In the previous series all about knees, I shared resources for my recovery journey after a major knee surgery. In this new series, I will be sharing things you can do to help keep boredom at bay, because the recovery process for any major surgery can be a long, painful and tedious one. The pain and lack of mobility is frustrating, and limits your access to things you can do to pass the time. Minutes pass by like hours. ‘Recovered’ seems a lifetime away.
I will begin with depression after knee surgery and how to cope, as I believe that mental health is of utmost importance. When you feel anxious and depressed, it is easy to spiral downwards into a vicious loop that affects your physical health. It can also impact your motivation to keep up with your physiotherapy and self-care. This post is also a great resource for anyone who’s bed bound, stuck at home for whatever reason, feeling restless, anxious or bored. (You can view the full series at the end of the post!)
P.s. If you have any additional good suggestions on things to do while recovering from knee surgery, leave a comment and I’ll add it in and credit you! 🙂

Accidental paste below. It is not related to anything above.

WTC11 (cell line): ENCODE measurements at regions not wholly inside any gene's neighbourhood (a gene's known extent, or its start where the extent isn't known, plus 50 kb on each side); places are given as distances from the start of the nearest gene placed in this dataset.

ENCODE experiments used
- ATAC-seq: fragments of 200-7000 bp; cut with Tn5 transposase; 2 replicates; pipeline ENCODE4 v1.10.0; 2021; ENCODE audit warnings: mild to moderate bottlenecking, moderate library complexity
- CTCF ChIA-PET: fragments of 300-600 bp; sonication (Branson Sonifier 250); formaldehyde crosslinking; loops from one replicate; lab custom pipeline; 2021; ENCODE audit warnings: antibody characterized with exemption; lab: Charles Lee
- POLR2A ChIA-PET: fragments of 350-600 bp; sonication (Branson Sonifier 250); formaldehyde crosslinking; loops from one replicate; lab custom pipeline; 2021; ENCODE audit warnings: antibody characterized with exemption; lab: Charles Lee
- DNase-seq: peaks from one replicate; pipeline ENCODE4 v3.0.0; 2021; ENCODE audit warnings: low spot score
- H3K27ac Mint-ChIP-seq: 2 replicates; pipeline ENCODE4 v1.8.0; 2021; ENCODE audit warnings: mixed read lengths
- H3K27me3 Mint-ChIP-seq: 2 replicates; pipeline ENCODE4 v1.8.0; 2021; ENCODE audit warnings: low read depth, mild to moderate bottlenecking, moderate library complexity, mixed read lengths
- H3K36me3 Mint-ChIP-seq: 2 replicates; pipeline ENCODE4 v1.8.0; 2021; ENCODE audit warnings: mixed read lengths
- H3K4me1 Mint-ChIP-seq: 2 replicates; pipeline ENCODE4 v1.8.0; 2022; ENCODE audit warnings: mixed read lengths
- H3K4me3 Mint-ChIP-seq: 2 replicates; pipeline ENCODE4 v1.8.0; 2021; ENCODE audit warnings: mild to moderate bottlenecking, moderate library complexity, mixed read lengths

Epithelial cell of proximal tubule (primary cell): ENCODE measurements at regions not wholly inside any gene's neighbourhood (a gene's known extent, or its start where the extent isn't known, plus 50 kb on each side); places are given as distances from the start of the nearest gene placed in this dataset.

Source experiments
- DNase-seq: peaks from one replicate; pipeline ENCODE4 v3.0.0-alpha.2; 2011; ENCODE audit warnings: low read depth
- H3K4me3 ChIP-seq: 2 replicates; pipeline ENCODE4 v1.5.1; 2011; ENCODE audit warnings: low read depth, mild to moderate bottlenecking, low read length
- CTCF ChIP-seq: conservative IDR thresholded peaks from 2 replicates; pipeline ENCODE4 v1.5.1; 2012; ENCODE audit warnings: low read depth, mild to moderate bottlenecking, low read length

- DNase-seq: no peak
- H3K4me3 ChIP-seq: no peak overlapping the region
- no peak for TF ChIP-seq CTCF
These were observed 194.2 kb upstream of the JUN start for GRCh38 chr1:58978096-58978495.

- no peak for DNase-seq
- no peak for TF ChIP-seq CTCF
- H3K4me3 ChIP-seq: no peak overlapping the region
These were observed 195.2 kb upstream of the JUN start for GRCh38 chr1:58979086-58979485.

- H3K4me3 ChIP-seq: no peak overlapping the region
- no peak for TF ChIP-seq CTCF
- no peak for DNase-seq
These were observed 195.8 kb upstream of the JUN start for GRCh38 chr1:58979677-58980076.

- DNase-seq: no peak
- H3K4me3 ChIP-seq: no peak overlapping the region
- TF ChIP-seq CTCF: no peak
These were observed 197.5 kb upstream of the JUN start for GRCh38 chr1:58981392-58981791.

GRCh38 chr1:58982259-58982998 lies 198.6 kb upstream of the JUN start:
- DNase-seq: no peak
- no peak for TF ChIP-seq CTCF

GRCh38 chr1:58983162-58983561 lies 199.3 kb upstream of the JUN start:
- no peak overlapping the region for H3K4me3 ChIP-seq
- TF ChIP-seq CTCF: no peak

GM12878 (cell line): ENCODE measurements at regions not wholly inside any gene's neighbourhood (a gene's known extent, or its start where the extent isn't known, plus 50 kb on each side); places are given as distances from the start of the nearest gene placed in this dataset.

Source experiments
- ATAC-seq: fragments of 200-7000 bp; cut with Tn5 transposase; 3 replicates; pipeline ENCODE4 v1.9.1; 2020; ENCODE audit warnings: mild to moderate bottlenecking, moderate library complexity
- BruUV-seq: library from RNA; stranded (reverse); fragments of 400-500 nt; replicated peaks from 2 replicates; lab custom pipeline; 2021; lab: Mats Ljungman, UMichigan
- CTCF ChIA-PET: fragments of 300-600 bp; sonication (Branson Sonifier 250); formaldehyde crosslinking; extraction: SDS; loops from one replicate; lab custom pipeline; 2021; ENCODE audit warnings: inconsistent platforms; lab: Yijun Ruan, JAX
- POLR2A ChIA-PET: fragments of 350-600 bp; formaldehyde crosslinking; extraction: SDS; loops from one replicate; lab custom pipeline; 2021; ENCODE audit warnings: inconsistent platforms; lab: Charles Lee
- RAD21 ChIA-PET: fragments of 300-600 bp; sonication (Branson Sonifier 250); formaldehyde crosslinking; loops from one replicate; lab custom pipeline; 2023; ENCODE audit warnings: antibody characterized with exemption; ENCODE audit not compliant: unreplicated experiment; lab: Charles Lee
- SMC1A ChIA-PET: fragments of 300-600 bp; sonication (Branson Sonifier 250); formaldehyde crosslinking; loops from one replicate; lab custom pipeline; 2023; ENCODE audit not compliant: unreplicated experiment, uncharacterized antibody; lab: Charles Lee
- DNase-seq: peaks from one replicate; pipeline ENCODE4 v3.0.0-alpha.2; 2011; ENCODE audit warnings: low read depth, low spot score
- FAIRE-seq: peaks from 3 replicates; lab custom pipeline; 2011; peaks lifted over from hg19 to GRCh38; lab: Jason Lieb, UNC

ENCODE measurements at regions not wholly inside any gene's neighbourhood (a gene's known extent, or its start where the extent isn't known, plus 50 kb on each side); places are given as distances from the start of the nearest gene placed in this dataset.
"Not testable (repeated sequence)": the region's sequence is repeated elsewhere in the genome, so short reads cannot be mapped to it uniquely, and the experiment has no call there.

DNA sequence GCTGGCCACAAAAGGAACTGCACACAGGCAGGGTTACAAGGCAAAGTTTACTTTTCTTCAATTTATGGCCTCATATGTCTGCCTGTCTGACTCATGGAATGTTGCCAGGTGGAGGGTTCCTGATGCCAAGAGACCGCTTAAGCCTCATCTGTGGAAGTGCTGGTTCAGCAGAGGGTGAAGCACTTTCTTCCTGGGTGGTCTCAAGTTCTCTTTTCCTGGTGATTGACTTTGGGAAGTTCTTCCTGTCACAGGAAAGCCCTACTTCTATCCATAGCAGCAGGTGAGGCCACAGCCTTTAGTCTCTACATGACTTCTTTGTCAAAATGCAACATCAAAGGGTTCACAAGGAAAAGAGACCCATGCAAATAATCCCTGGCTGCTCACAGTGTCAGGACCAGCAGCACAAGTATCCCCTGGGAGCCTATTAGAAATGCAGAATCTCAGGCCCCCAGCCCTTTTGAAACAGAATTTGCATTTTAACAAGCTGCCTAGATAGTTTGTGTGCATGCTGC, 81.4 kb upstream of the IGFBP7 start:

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Disclaimer: Knee injuries and surgeries, or any surgery for that matter, varies widely from person to person. Your age, lifestyle, weight, circumstances, medications, comorbidities, allergies and other issues can impact your recovery timeline, as well as the tools and methods required. They should be adapted for YOU.
This article, and the resources or suggestions provided within, are based on MY own personal experiences with a spontaneous bilateral patellar tendon rupture, as a person with many chronic illnesses. They are meant for educational purposes and not to be substituted for medical advice. Please consult your own medical provider before trying anything out.
This post also contains affiliate links. It will cost you nothing to click on them. I will get a small referral fee from purchases you make, which helps with the maintenance of this blog (approx. $100/month). Thank you!
Items with a star ⭐ next to them are resources I’ve personally tried and would recommend!
Post Updated (12 February 2024): Split into separate sections for easier reading.
Table of Contents
1. Keep Calm & Meditate